This hadn’t dimmed Fletcher’s enthusiasm for the reservoir and he was soon piling on details about the twenty million cubic metres of dirt that keeps the walls of its banks strong — West Baray was the single largest engineering feat in the world at the time, he enthused. The Great Wall, he explained, is a series of construction feats, not a single site. “This was a risk management system to mitigate the monsoon. It wasn’t to raise yields,” he said. “If they wanted more rice, they just cut more forest.”
After the thirteenth century, there is evidence that the people of Angkor were not just moving water, but storing water: “The implication is that they were short of water,” he said.
It had been a long, dusty drive to get to the West Baray. Most of the other guests at Amansara inexplicably elected to lounge by the pool. Amansara’s general manager, Sally Baughen, who was very popular when she was at Amanbagh in Rajasthan before this assignment, elected to send car-loads of independent guides who regularly work with Amansara to benefit from Fletcher’s fascinating take on the kingdom. As the sun set on this beautiful mega-reservoir and the guides and the guests were treated to wine and canapés, the guides crowded around Fletcher and asked worriedly about Chinese plans to dam parts of the Mekong river, which is crucial to the fertility of Southeast Asia, including Cambodia. His assessment was not an optimistic one. It was clear from the responses of the guides that they were worried the government of Cambodia would not stand up to Beijing to stop the project.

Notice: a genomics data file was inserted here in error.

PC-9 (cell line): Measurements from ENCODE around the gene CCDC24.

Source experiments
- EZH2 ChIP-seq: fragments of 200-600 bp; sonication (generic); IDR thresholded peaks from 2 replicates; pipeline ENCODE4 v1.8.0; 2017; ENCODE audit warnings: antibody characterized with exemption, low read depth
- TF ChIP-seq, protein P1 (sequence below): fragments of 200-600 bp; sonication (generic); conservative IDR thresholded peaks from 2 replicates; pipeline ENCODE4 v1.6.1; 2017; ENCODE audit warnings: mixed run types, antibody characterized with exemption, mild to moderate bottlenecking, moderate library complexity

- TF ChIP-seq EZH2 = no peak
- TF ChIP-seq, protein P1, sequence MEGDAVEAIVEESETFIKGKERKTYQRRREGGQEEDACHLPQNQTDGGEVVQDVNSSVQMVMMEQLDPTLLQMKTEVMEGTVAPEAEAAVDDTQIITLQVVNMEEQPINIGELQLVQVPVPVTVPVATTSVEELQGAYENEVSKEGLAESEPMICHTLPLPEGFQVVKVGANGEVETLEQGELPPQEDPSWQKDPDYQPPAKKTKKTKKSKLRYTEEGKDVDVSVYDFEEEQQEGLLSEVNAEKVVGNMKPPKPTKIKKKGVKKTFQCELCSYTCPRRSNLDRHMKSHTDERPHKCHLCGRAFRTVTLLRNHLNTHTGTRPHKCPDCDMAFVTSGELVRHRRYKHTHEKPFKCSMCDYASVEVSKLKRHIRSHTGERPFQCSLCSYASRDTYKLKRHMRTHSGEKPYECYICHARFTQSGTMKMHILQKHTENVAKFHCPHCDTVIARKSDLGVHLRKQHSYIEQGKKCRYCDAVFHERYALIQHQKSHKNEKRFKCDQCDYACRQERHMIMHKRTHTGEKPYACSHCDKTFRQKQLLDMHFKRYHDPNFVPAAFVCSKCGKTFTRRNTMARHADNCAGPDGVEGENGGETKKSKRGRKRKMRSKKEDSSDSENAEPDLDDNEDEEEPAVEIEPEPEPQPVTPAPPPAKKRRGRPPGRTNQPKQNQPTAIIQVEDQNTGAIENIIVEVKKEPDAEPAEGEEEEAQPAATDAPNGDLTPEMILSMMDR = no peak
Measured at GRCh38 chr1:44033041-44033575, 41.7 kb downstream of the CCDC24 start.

If Fletcher’s narrative of a medieval kingdom’s efforts to stave off environmental disaster were part of our journey on both evenings there, Ly Sarith’s tales took us in altogether different directions early in the morning. On one of our long drives back to the hotel in a jeep, he told us of how as a child he had escaped the murderous class warfare of the Khmer Rouge by pretending to be illiterate. He was Eurasian and spoke fluent English. I looked at him in amazement, wondering how he had pulled off this deception, day after day, through those horrible years. My friend, a childhood friend from Kolkata whose grandparents migrated from southern China to escape the famines of the early twentieth century there, asked him what his life was like now. Sarith, who had eight children, looked nonplussed. “These are the best years of my life,” he replied.